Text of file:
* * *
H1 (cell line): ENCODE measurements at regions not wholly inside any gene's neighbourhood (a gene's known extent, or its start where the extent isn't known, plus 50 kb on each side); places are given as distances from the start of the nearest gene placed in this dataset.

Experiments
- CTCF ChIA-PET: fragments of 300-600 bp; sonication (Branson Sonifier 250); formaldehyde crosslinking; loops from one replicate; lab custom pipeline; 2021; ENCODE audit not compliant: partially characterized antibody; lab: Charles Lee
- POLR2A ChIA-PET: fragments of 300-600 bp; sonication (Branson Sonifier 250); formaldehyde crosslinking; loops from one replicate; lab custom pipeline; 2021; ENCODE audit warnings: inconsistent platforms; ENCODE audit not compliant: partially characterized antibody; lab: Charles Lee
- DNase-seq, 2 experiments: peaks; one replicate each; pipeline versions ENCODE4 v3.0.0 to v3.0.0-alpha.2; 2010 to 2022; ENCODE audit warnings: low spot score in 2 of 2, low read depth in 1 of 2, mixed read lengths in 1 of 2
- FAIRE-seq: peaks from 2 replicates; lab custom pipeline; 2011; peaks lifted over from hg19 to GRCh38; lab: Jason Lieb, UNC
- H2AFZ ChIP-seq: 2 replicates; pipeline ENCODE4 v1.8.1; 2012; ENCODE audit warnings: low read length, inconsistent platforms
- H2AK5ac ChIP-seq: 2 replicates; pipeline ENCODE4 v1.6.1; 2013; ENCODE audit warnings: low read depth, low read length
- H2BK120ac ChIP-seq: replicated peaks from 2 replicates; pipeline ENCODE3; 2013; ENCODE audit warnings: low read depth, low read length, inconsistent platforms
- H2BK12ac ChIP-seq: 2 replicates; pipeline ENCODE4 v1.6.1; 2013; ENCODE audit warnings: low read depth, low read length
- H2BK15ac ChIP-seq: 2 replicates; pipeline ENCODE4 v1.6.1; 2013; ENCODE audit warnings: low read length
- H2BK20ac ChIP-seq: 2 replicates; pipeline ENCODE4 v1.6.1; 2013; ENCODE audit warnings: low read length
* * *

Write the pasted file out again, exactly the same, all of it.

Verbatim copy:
H1 (cell line): ENCODE measurements at regions not wholly inside any gene's neighbourhood (a gene's known extent, or its start where the extent isn't known, plus 50 kb on each side); places are given as distances from the start of the nearest gene placed in this dataset.

Experiments
- CTCF ChIA-PET: fragments of 300-600 bp; sonication (Branson Sonifier 250); formaldehyde crosslinking; loops from one replicate; lab custom pipeline; 2021; ENCODE audit not compliant: partially characterized antibody; lab: Charles Lee
- POLR2A ChIA-PET: fragments of 300-600 bp; sonication (Branson Sonifier 250); formaldehyde crosslinking; loops from one replicate; lab custom pipeline; 2021; ENCODE audit warnings: inconsistent platforms; ENCODE audit not compliant: partially characterized antibody; lab: Charles Lee
- DNase-seq, 2 experiments: peaks; one replicate each; pipeline versions ENCODE4 v3.0.0 to v3.0.0-alpha.2; 2010 to 2022; ENCODE audit warnings: low spot score in 2 of 2, low read depth in 1 of 2, mixed read lengths in 1 of 2
- FAIRE-seq: peaks from 2 replicates; lab custom pipeline; 2011; peaks lifted over from hg19 to GRCh38; lab: Jason Lieb, UNC
- H2AFZ ChIP-seq: 2 replicates; pipeline ENCODE4 v1.8.1; 2012; ENCODE audit warnings: low read length, inconsistent platforms
- H2AK5ac ChIP-seq: 2 replicates; pipeline ENCODE4 v1.6.1; 2013; ENCODE audit warnings: low read depth, low read length
- H2BK120ac ChIP-seq: replicated peaks from 2 replicates; pipeline ENCODE3; 2013; ENCODE audit warnings: low read depth, low read length, inconsistent platforms
- H2BK12ac ChIP-seq: 2 replicates; pipeline ENCODE4 v1.6.1; 2013; ENCODE audit warnings: low read depth, low read length
- H2BK15ac ChIP-seq: 2 replicates; pipeline ENCODE4 v1.6.1; 2013; ENCODE audit warnings: low read length
- H2BK20ac ChIP-seq: 2 replicates; pipeline ENCODE4 v1.6.1; 2013; ENCODE audit warnings: low read length